There is little doubt on the influence the Internet of Things has had and continues to have on the consumer and healthcare sector. It has redefined devices, applications and the interactions and connections we have with one another. IoT is forever offering new tools for the purpose of efficiency in the healthcare sector, so as to ensure patients receive the best possible care, the cost of health is affordable, and the kind of treatment received is the best possible.
Thus, it’s a number of things that those who promote wellness and hospitals are able to take advantage of, as they look to optimize resources required for a smooth workplace. For example, IoT is used by most hospitals for controlling humidity and temperature within the operating rooms and asset management.
The major pluses of Internet of Things for consumers and the healthcare industry can be wrapped up in the following:
When providers of healthcare are able to take advantage of the connectivity of healthcare solutions, this enables patient monitoring to be conducted in real time, thus cutting down significantly on doctor visits. For home care services, this is able to cut down on hospital stays and also re-admissions.
Consumer activities, such as in the area of cooking, can be improved through the implementation of IoT, such as by linking recipe suggestions with related ingredients, much like a YouTube video may offer suggestions on a video.
The connectivity of the health care sector, through the use of cloud computing or some other similar infrastructure gives the carers, the ability to access information in real time. This allows them to make more informed decisions, as well as offer treatments based on real evidence. This leads to a more timely health care practice, with improvements in treatment outcomes.
The assumptions that one may make about specific habits, such as how much sleep or walk an individual may get, or the amount of time a person may spend on a particular task, can now all be accurately curated, and properly understood. This helps related services make decisions based on real data, rather than assumptions.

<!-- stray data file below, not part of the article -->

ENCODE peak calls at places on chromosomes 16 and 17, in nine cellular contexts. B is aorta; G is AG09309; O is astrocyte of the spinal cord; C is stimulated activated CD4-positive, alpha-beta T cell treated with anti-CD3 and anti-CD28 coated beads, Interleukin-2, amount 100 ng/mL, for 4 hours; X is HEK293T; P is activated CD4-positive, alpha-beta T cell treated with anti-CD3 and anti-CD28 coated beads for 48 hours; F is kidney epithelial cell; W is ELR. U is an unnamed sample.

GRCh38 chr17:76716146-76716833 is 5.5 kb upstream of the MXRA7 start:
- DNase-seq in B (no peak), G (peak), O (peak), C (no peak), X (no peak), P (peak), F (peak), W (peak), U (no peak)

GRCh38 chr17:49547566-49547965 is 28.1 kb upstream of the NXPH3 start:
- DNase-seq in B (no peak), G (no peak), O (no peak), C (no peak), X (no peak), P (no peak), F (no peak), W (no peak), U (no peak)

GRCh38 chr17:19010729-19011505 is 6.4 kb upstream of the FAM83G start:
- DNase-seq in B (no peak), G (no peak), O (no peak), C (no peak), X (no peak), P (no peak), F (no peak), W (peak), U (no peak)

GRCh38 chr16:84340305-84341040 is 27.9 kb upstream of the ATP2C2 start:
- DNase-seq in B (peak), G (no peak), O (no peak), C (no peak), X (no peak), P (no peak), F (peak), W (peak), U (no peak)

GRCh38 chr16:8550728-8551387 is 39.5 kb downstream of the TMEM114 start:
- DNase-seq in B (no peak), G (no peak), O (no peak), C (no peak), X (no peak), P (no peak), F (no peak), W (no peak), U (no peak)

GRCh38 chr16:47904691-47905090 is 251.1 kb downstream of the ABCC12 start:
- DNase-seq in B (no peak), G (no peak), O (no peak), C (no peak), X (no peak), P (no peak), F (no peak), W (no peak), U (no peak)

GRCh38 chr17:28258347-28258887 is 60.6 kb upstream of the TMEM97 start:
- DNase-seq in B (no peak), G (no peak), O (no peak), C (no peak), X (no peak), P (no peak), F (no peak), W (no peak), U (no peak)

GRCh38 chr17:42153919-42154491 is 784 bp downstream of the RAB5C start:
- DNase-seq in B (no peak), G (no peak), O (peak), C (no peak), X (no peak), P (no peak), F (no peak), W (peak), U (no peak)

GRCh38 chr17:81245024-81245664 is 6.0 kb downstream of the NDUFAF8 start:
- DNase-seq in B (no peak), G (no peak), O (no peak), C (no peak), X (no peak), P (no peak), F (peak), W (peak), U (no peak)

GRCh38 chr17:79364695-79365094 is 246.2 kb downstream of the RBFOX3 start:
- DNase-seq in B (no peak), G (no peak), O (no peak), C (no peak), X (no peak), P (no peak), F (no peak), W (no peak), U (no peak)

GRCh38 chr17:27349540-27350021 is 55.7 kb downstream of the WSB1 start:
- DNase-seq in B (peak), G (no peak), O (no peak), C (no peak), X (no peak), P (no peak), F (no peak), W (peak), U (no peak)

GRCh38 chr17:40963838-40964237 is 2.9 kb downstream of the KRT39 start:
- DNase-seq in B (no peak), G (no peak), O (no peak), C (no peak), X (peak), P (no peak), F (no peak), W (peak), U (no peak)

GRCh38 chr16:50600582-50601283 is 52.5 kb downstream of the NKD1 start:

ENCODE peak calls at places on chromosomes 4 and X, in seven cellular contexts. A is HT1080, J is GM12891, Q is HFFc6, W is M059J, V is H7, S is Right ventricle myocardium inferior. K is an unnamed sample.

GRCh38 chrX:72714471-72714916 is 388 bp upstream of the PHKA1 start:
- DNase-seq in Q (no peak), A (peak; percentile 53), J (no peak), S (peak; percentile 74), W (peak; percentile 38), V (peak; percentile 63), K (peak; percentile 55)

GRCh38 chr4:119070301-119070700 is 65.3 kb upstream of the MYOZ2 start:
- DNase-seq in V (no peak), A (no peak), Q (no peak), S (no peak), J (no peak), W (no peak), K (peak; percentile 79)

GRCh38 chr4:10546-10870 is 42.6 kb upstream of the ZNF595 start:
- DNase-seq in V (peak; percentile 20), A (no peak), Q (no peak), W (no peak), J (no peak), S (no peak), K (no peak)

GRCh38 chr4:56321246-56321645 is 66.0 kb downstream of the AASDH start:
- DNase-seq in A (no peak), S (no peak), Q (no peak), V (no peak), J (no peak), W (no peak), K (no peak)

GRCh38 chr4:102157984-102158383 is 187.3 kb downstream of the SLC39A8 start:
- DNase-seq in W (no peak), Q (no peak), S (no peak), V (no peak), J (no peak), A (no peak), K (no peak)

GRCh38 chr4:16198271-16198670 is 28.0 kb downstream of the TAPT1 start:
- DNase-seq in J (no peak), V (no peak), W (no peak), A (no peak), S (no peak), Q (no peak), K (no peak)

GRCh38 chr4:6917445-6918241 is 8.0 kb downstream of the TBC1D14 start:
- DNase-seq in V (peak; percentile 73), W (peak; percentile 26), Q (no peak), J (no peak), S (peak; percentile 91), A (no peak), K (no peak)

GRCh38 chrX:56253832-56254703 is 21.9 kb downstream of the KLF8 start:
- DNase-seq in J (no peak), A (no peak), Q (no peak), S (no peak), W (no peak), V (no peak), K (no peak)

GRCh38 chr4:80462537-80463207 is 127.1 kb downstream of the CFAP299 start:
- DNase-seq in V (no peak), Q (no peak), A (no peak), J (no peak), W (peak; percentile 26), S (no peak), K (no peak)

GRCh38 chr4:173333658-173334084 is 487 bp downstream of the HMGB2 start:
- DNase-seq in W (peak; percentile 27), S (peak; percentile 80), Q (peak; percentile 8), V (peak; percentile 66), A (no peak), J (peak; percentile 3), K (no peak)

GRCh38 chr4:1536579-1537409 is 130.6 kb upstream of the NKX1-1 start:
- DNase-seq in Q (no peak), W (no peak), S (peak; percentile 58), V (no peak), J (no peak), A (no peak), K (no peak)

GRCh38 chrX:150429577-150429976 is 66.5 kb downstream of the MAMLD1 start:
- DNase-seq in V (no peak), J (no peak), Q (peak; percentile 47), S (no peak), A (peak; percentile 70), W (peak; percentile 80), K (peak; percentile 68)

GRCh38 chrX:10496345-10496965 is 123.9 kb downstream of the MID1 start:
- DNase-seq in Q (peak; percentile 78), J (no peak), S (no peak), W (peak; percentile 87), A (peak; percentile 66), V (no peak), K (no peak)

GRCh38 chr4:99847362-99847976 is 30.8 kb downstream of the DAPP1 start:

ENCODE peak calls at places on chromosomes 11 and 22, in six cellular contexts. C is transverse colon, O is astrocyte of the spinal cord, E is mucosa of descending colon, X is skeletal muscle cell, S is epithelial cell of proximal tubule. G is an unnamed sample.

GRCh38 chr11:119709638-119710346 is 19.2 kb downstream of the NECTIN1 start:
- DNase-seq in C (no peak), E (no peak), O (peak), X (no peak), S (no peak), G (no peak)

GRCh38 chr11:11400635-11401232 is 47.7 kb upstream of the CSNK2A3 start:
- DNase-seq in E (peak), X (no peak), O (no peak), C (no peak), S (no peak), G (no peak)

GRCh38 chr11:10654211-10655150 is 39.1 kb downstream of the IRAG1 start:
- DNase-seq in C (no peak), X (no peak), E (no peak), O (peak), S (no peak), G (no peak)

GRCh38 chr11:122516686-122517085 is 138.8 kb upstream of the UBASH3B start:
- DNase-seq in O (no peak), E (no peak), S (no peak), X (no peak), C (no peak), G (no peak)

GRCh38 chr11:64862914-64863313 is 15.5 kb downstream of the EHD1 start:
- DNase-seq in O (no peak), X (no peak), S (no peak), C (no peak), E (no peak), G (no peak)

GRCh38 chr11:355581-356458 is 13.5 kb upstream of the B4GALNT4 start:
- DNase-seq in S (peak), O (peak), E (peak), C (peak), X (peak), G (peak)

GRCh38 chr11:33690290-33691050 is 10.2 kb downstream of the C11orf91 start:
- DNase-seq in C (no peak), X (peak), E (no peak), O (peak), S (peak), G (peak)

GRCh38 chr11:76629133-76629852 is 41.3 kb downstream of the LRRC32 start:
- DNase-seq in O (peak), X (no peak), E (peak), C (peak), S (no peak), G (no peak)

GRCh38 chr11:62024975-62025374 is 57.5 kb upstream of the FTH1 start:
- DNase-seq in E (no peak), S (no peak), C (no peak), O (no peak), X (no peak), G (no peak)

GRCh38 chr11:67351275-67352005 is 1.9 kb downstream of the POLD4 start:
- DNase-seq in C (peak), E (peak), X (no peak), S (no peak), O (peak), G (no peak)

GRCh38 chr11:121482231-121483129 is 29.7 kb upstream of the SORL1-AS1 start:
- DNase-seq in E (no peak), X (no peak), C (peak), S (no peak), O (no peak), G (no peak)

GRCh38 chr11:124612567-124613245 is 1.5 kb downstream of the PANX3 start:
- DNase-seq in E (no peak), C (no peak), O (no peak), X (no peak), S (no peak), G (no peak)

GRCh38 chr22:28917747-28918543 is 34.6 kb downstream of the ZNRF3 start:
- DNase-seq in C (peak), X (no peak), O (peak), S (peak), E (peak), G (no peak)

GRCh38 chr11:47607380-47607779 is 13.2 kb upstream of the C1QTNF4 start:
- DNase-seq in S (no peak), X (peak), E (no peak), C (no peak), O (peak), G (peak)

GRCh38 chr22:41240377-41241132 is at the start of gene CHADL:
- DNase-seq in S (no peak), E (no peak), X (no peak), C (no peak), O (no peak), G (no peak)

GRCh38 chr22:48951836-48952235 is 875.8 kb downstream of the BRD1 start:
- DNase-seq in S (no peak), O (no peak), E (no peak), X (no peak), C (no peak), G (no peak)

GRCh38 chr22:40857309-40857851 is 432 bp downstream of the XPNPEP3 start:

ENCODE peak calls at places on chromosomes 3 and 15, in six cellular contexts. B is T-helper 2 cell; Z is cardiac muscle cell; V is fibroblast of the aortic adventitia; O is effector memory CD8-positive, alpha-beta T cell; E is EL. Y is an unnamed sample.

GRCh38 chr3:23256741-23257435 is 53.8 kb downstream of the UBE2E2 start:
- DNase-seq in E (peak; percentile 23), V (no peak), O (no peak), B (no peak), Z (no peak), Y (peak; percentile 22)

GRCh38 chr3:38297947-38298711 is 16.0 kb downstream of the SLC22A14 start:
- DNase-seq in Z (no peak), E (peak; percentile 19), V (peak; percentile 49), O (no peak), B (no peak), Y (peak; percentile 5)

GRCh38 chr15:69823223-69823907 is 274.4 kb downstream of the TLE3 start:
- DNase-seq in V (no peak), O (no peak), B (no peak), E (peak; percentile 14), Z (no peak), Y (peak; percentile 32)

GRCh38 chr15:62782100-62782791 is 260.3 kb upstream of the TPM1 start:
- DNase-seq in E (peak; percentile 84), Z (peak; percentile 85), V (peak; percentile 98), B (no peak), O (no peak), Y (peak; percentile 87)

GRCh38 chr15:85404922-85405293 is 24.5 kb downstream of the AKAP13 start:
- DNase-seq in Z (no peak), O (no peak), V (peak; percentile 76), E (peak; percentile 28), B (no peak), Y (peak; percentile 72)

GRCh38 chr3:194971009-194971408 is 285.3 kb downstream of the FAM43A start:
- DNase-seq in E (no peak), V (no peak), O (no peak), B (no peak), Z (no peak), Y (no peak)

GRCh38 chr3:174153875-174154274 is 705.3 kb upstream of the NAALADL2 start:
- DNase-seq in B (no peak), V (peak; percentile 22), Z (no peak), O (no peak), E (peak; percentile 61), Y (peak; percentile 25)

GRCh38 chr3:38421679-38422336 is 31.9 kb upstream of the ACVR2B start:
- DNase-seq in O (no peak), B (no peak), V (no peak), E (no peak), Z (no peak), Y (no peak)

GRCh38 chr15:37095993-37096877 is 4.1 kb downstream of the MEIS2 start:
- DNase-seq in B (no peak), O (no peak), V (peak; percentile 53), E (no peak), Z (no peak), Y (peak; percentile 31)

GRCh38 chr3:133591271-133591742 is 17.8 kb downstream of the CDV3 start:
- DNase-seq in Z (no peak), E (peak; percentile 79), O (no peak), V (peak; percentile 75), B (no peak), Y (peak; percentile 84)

When patients are constantly being monitor, and healthcare workers are able to access this data in real time, this ensures that patients receive appropriate treatment(s) on time, before they fester.
Billing for specific supplies, such as water or energy will be far more accurate when coupled with real time data. The benefits for the consumer would exist in the area of verification for products, which will result in improved or increased confidence.
There are tons of different methods one can use to secure valuables, however some of these methods have weaknesses which, can be mitigated with the implementation of IoT. Digital keys can be adopted for regulated access, and objects lost can be tracked and found.
An excellent way of cutting down on waste, while reducing system costs and minimizing errors, exists in the collection of data, and automated workflows with decision driven by such collated data.
There is that potential for efficiency gains for companies, which can pass onto the consumers; fewer barriers for entry, as the cost of data and technology drop, creating more opportunities for newcomers.
The connectivity of the healthcare sector, through Internet of Things, places a much deeper emphasis on the patient’s needs. Such emphasis may result in, improved accuracy when diagnosing, more gung-ho treatments, efficient and timely interventions by physicians, and improved treatment outcomes, leading to care that is more accountable and that is much more trusted amongst the patients themselves.
Saving both money and time by implementing some form of automation for specific tasks, such as checking expiration dates of medicines and food and reading energy meters. The interconnections between the aggregation of information and devices could result in the elimination of the complexities that consumers typically have to negotiate by themselves.
Uchenna Ani-Okoye is a former IT Manager who now runs his own computer support website.
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